We all have a right to be safe at work, whatever our role. However, ensuring that happens involves understanding and accepting government legislation as well as demonstrating true organisational wide commitment to safety. We need to consider industry best safety practices, and take the necessary guidance, safe systems of work when the risk profile of the task requires it. The alternative is having an unsafe workplace, where your employees and third-party contractors are at risk of injury or worse. Ultimately, if you care for the wellbeing of your workers, then you’ll want to ensure their safety. A good starting point for this, is adherence to Australian safety legislation. This is what WHS compliance is all about, and something we should all be striving for.
What is Workplace Health and Safety?
Workplace Health and Safety (WHS) is the term used to describe the measures your business puts in place to protect its employees, contractors and, in fact, anyone on its premises. WHS involves continually assessing your organisation’s practices and standards, to ensure that it complies with government regulation and that any potential safety risks are eliminated or minimised.
WHS legislation in Australia is governed by the Work Health and Safety (WHS) Act 2011. The WHS Act provides a framework that employers must follow to protect everyone associated with their business premises, workplace or service, including employees, contractors and volunteers. The WHS Act also ensures that the general public is not put at risk by an organisation’s work activities. The aim of the legislation is, ultimately, to prevent injury and illness and reduce risk.
What Are Your WHS Responsibilities?
Anyone deemed as a person conducting a business or undertaking (PCBU), has responsibilities under the WHS Act to provide a safe place of work. The exact responsibilities will depend on the industry in which you operate and individual circumstances. However, for all organisations, complying with WHS legislation includes the following key responsibilities:
- Creating a safe place of work
- Providing safe systems of work
- Mitigating security risks
- Supplying necessary safety equipment
- Assessing business practices
- Implementing control measures
- Training and educating employees
- Ensuring employees adhere to regulations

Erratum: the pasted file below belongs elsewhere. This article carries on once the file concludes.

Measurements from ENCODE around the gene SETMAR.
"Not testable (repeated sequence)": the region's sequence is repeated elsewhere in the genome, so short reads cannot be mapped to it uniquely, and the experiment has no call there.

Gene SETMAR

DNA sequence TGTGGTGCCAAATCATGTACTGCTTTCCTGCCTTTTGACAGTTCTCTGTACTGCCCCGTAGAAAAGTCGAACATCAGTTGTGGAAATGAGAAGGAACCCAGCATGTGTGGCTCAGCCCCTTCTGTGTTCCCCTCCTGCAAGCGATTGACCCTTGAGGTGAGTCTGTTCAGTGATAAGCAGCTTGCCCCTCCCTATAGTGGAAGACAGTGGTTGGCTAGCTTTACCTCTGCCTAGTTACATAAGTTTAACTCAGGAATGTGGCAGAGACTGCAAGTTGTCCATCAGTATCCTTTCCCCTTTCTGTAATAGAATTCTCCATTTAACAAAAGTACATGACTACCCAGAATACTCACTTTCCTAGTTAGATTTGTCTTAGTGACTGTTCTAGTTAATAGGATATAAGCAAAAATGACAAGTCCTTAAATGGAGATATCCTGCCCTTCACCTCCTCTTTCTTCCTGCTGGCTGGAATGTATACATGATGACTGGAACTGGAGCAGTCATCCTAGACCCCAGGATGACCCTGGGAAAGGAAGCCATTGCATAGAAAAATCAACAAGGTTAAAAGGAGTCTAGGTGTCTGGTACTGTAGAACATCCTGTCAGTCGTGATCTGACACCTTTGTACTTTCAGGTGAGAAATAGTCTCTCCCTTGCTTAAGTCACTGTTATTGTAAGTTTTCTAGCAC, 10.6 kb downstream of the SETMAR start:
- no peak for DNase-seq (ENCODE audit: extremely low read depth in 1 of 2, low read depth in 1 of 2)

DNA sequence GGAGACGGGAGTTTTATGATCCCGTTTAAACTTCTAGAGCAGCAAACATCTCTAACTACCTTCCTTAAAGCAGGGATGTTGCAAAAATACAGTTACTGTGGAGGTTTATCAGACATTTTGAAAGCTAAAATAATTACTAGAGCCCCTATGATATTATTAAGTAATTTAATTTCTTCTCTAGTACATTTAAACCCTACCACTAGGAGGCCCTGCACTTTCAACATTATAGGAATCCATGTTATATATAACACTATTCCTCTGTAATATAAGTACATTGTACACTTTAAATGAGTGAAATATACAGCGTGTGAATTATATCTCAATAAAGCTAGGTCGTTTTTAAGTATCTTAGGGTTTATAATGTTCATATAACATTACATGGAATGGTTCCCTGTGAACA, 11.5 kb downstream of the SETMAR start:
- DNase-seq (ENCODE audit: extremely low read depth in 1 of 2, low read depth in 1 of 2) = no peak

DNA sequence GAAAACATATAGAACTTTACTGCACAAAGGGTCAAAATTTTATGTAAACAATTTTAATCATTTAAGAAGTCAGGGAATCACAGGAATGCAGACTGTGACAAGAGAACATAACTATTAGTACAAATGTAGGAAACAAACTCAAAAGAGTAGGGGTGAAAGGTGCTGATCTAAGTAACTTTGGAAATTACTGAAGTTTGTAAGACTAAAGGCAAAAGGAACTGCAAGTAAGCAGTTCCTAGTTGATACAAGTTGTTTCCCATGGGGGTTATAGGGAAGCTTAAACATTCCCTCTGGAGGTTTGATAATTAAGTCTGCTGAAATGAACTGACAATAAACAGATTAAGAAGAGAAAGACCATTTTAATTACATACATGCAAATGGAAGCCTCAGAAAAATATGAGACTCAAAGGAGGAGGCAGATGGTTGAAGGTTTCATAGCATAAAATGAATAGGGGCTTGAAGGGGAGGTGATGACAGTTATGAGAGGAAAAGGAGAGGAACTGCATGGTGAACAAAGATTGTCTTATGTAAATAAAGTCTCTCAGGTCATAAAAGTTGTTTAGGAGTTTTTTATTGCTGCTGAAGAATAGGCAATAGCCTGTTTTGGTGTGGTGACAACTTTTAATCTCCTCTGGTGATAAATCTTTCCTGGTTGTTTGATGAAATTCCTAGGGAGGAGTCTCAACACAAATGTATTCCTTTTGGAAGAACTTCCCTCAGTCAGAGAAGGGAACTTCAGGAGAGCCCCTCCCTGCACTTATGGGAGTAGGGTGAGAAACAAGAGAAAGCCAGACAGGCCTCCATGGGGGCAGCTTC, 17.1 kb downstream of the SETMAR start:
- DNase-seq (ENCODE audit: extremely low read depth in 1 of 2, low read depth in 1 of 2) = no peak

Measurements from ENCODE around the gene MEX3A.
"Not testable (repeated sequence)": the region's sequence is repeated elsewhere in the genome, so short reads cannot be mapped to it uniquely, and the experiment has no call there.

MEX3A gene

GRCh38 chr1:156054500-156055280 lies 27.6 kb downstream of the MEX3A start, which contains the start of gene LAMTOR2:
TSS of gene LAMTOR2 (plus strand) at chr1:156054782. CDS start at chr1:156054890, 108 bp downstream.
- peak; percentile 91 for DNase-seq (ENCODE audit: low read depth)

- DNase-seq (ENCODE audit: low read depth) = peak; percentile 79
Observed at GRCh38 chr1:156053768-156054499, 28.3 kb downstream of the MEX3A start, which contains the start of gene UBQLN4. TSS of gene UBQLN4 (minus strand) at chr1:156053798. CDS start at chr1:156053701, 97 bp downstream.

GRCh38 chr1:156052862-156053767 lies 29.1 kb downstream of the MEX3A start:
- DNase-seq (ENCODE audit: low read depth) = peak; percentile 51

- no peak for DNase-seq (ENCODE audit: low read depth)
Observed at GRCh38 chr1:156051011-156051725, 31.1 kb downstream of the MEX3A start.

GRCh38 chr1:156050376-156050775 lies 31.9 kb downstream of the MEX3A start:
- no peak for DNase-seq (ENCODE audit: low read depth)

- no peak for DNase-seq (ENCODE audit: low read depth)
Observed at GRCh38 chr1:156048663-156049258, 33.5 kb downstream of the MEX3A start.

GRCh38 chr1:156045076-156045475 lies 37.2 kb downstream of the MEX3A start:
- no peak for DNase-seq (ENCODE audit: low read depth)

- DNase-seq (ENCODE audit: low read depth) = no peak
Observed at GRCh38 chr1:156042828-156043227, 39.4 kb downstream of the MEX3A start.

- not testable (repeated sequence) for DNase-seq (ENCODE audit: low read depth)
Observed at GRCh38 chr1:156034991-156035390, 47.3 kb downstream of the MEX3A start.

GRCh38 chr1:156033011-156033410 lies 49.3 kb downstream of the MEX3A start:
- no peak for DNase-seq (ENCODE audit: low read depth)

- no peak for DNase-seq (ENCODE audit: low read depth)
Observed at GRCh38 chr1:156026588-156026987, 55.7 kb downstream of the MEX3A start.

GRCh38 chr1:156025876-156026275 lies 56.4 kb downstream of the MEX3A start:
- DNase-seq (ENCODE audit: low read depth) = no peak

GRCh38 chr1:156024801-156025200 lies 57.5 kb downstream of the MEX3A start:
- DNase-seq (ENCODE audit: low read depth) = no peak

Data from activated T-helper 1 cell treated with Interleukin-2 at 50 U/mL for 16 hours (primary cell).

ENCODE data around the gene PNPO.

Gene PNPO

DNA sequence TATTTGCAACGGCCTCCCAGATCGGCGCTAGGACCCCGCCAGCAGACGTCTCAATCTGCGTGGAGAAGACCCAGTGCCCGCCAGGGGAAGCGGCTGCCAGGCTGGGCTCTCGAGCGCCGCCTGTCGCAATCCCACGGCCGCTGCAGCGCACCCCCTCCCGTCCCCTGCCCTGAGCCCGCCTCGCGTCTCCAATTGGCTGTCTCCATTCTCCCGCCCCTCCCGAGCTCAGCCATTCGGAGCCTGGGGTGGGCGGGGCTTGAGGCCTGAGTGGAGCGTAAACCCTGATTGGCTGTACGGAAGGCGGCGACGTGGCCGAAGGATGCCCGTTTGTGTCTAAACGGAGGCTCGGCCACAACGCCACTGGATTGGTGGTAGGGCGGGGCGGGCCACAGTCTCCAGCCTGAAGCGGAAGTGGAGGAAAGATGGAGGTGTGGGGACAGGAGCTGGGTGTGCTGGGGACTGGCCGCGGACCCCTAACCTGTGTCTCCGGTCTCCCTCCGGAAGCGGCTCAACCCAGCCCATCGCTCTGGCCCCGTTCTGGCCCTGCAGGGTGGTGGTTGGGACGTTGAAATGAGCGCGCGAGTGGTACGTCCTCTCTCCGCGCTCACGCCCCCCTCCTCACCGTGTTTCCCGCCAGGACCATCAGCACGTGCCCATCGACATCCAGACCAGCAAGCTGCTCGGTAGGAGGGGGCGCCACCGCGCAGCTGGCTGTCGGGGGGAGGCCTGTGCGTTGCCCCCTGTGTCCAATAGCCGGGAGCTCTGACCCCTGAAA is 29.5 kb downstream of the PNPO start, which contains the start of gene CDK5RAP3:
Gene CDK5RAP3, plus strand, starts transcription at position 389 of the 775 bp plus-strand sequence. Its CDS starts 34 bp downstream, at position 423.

- Keeping policies up to date and relevant
- Maintaining up to date knowledge of WHS matters
- Measuring the effectiveness of safety procedures
When WHS legislation applies to your organisation, you must ensure, so far as is reasonably practicable, the health and safety of everyone working for you. While you can’t guarantee that no harm will ever occur, if you are WHS compliant, you will be able to demonstrate your efforts towards workplace health and safety.
To adhere to your WHS responsibilities, you need to understand the nature of your business and its related hazards and risks, and then ensure that you’ve used the necessary resources and processes to eliminate or minimise those risks.
How to Achieve WHS Compliance
As a PCBU, you’ll want to comply with national standards to keep your workers safe, mitigate risk and avoid heavy penalties. To achieve this, it’s vital to fully understand the WHS legislation that applies to your business and that is enforced by Safe Work Australia. You won’t be able to achieve compliance by guesswork alone; you may need to seek advice on regulations and legislation, understand the steps you need to take and continually assess your workplace to mitigate risks.
To achieve compliance, businesses need a robust compliance process in place. Every policy or rule, whether created internally or by an external body, must be adhered to. For example, this includes building the correct procedures for equipment safety and usage, but also making sure that employees have the necessary training and are following the required processes. To achieve compliance, you need robust strategies, processes you can trust and automation you can rely on.
What are the Benefits of Being WHS Compliant?
Meeting all of the WHS requirements and achieving WHS compliance can seem like a significant challenge. However, compliance is an ongoing process rather than a one-off task, and by striving towards compliance, your business can realise many benefits:
- Minimise the risk of injury or illness
- Reduce public liability claims
- Lower the cost of worker’s compensation
- Increase staff retention
- Boost employee productivity
If your business achieves WHS compliance, then you’ll be on the right side of all the legislation and regulations, but more importantly, you’ll be creating a culture that puts safety first and demonstrating to your employees and everyone that works with you that you care about their well-being.
For over a decade, Conserve has helped organisations overcome contractor management challenges. We can help you develop a contractor management service that will be not only effective but will make your organisation safer, while minimising your overall risk. Request a demo now or visit the Conserve page for more great content.
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